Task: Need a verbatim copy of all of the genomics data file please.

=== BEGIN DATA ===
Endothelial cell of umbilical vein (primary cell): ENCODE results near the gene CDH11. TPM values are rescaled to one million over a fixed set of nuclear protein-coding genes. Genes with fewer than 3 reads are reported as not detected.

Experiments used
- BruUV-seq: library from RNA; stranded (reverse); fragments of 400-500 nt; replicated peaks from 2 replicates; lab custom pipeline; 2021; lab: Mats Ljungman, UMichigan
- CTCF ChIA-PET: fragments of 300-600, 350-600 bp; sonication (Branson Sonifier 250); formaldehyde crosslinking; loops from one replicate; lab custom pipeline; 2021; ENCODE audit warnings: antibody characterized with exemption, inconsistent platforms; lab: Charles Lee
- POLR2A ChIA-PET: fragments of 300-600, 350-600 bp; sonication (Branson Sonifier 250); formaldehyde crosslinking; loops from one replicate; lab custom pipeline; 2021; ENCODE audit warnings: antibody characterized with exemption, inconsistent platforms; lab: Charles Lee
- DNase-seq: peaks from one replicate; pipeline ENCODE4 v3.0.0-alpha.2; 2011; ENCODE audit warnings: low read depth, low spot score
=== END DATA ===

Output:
Endothelial cell of umbilical vein (primary cell): ENCODE results near the gene CDH11. TPM values are rescaled to one million over a fixed set of nuclear protein-coding genes. Genes with fewer than 3 reads are reported as not detected.

Experiments used
- BruUV-seq: library from RNA; stranded (reverse); fragments of 400-500 nt; replicated peaks from 2 replicates; lab custom pipeline; 2021; lab: Mats Ljungman, UMichigan
- CTCF ChIA-PET: fragments of 300-600, 350-600 bp; sonication (Branson Sonifier 250); formaldehyde crosslinking; loops from one replicate; lab custom pipeline; 2021; ENCODE audit warnings: antibody characterized with exemption, inconsistent platforms; lab: Charles Lee
- POLR2A ChIA-PET: fragments of 300-600, 350-600 bp; sonication (Branson Sonifier 250); formaldehyde crosslinking; loops from one replicate; lab custom pipeline; 2021; ENCODE audit warnings: antibody characterized with exemption, inconsistent platforms; lab: Charles Lee
- DNase-seq: peaks from one replicate; pipeline ENCODE4 v3.0.0-alpha.2; 2011; ENCODE audit warnings: low read depth, low spot score